Morse Transmitter MG 23 (1950)

These devices were mainly used for learning and exercising the Morse code. The Morse transmitter sends the Morse codes punched into a Wheatstone paper tape over a transmission line or over a radio channel to a receiver which records the transmitted Morse codes.

The holes punched into the tape are sensed by feeler levers, which close an electric contact when they sense a hole. By means of a relay circuit it is detected, whether the two holes are one above the other or are separated by one position.

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Accordingly, a contact is switched on for a short or long time, via which either direct current
signals are sent, e.g. to the UR39 recorder, or which controls a connected tone generator
from any manufacturer with a headphone connection.The transmission speed can be adjusted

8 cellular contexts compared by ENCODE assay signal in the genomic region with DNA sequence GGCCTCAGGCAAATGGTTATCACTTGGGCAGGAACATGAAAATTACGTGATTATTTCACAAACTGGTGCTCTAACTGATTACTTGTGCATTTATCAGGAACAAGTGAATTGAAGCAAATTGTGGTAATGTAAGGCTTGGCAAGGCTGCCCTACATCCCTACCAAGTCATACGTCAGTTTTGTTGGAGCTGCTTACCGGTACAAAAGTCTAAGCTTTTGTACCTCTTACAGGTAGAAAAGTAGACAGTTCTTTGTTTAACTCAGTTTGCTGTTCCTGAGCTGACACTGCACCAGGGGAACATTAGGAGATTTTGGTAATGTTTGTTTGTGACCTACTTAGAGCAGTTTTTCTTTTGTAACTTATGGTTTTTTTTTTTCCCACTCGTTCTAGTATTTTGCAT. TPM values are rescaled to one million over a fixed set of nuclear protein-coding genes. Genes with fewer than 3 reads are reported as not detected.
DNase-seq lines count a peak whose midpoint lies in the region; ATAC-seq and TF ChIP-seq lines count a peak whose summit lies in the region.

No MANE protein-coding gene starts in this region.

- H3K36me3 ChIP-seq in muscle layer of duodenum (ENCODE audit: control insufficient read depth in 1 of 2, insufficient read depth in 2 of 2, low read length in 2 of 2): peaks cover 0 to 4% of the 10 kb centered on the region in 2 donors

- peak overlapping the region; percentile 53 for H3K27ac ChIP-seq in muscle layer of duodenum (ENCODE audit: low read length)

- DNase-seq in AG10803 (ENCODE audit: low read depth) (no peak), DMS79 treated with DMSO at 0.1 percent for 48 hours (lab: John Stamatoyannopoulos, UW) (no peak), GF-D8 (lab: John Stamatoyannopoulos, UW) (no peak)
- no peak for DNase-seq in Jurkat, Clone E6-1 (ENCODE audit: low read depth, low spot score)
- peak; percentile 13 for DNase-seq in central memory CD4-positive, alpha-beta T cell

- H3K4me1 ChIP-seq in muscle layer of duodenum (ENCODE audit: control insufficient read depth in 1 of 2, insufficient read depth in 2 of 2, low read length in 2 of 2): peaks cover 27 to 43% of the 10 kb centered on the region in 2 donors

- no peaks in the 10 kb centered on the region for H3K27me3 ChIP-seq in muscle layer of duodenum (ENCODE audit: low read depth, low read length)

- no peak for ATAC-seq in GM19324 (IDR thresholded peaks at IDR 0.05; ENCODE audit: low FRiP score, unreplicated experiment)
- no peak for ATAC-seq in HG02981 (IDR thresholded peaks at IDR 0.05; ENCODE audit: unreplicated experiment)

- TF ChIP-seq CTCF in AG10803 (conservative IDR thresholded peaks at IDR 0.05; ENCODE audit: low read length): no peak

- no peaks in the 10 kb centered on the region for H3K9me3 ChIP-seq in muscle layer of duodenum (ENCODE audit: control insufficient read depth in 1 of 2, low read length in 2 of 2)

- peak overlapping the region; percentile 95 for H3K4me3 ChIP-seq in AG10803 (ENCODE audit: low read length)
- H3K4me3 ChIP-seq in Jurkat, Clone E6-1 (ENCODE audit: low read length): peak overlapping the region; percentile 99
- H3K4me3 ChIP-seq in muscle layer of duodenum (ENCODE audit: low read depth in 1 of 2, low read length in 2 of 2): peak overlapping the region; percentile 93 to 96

between 60 to 220 characters per minute. In addition, the pause between the characters can
be adjusted up to 7 times the normal length, so that it is made easy for beginners to learn the
Morse codes, when they listen tothem by means of an earphone or a loudspeaker. Since only
the pause is made longer and not the timing of dots and dashes within a character, the sound
impression of a character does not change.

The Morse transmitter was not only used for learning and exercising, but also for regular trans-
missions of text messages. Transmitting the characters by means of a Wheatstone paper tape
is faster and smoother than manually transmitting by operating a Morse key.

Catalogue ; 1963 ; 4 pages ; 1,1 MByte ; German
Catalogue ; 1973 ; 4 pages ; 1,0 MByte ; German
Operating manual ; 1959 ; 26 pages ; 4,2 MByte ; German
Demonstration of the morse devices